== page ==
The constant flow of the same imagery on pots.
I see most of all animals, plants, flowers… I have seen them way too often on ceramic artist’s work. Some do it very well, most likely the first artists who got it right, or the artists who have incorporated symbolism within the decoration. What I have seen most of all, in the craft area of ceramics, is to simply copy the ideal of having animals and plants on pots. Moving from Nova Scotia, I have seen many examples of this “hierarchy”, from the original potters and one’s using the imagery symbolically, to the up and coming artists and then students. Which raises a question , why have we never pulled away from this ideal? Why do we still shape work and copy work on the back of this imagery style. What I mean to say is that when it comes across the surface of the pot, and the quality there in, most potters fall flat. And why is the historic medium of putting either historic imagery or imagery related to plants and animals not restricted, within a limit, at this point.
I bring to a point of using historic decorative styles again and again- Arabesque, Iznik and maybe even Italian notions of decoration. Majolica is also a prevalent purveyor of animals and flowers regarding subject matter. We are constantly bringing up past decorative elements in the school environment for ceramics, while I know students must be taught the historic transitions in the art field and they must be aware of the styles available, my thought with all these questions and comments is that perhaps we are only enabling a sense of consistent copying within that environment. We have to look back constantly, no doubt to know even a little of the ages of clay, but we are getting trapped into a mind frame of unoriginal processes. We are constantly looking behind us and no one is telling us to look at the now.
I am also not falling for the illusions we can put on ceramics, the description of decoration can be a false claim. In regards to plants and animals and the more colorful imagery , we create a peculiar illusion of our environment and add a shiny coat to our surrounding. All well and good, but what does this really say?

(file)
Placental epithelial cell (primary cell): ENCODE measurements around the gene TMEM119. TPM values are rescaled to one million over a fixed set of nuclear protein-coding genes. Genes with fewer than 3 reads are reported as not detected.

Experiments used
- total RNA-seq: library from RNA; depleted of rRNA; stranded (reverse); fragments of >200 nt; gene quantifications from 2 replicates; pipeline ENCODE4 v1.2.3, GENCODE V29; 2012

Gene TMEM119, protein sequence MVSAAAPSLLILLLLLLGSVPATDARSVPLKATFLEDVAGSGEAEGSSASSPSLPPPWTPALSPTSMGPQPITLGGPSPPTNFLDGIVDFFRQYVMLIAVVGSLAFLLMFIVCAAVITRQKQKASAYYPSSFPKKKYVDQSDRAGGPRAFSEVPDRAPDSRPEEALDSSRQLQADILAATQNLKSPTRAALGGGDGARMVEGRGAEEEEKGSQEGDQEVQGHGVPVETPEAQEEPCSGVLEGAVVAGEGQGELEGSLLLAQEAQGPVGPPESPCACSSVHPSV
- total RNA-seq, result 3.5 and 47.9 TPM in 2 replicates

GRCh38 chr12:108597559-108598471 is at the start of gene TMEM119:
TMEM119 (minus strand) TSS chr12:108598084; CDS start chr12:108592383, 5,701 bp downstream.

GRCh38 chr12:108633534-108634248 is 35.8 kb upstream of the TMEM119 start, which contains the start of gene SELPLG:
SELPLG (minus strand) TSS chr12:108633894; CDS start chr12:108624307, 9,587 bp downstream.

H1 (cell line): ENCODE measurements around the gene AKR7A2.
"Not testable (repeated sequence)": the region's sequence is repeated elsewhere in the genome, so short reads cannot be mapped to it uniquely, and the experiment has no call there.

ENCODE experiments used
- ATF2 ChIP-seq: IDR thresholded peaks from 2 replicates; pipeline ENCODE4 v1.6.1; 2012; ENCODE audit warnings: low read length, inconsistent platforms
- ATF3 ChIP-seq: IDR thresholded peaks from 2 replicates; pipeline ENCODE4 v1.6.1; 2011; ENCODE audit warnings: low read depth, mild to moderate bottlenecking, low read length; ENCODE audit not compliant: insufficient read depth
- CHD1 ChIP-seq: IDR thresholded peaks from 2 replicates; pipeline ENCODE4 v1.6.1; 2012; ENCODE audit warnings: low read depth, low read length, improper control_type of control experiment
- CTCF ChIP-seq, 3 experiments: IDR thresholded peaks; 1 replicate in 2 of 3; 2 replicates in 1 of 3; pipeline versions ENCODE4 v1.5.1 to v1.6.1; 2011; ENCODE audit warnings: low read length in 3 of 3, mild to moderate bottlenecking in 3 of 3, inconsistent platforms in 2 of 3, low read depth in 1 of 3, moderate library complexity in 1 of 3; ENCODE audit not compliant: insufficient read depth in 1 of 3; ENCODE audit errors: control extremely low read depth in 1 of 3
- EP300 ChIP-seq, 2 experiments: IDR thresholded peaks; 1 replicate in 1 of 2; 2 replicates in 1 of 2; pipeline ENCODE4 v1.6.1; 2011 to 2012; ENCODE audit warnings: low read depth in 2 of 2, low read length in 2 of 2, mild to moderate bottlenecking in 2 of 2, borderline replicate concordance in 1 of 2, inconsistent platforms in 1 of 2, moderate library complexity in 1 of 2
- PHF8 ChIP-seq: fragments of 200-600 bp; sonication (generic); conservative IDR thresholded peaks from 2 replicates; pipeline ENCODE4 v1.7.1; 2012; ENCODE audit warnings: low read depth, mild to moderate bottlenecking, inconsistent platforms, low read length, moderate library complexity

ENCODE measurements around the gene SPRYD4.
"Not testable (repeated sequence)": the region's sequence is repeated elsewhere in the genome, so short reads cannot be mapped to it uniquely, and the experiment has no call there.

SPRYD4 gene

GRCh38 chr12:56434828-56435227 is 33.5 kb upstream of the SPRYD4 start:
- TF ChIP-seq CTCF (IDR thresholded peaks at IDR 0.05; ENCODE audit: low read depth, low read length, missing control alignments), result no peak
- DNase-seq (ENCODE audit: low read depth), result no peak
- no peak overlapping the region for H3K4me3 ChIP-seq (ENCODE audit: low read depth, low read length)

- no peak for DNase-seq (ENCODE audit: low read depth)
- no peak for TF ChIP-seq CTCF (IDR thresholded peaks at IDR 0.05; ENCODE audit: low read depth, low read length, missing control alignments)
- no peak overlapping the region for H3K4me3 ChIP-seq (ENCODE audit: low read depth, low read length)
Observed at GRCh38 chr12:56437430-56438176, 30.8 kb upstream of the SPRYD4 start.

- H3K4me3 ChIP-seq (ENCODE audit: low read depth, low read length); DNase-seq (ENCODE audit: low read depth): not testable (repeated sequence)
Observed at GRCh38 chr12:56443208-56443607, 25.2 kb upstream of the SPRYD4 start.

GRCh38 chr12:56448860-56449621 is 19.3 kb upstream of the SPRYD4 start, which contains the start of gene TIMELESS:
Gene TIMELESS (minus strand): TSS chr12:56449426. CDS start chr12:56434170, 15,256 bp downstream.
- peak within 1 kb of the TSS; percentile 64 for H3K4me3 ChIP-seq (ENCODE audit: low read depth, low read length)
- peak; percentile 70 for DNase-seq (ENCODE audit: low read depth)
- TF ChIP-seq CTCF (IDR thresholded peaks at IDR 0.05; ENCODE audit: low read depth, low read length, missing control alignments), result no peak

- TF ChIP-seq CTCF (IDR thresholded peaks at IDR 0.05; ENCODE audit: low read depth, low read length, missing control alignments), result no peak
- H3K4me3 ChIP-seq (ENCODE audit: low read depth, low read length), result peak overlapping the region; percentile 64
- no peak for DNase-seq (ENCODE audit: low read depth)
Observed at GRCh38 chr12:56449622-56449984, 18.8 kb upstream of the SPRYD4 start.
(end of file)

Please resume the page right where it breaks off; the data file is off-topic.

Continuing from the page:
My comments are not meant to downgrade any artist work and or style of art, but I do take aim at the artist without relevance to use such decorative themes. I look at the quality also, but tastes vary. There is of course quite magnificent ceramic work of the now that incorporates the pasts decorative styles in true form.
My intent is to spell out – “what can be seen now?” What defines our age of decoration, without going back to the past, to relive some old decoration theme without adjustment of it ,to match the present. Of course all things are inspired from the past, but what defines a style from today?
Which brings me to the evolution regarding the decoration of the work and where I am heading towards. I am from Montreal and have walked many streets there in that city, from the main to alleys. I am moved, and always have been by the art or defacement of the street. Graffiti has always held a curiosity when I walked around a city environment. I have followed it most when known as street art. But the real fascination is in the style of language that can be seen with the spray of a tag. The calligraphy on the street is the symbolism I am looking for. I look forward to my own ideal about this form of decoration on to my work. While that being said, I consider graffiti and street to not be relegated to urban influences anymore. Hip-Hop is responsible for the mainstream of graffiti but, as always, there is a much grander history before it was appropriated. More likely a much more interesting future.
Using my environment and creating the descriptive surface written on pots is the resulting pattern I wish to interpret. I am still looking for real subject matter to relay, but it will most certainly be based on repetition. I am not looking to appropriate the style but more so delve into the machinations of why my fascination still goes back to the imagery on the street.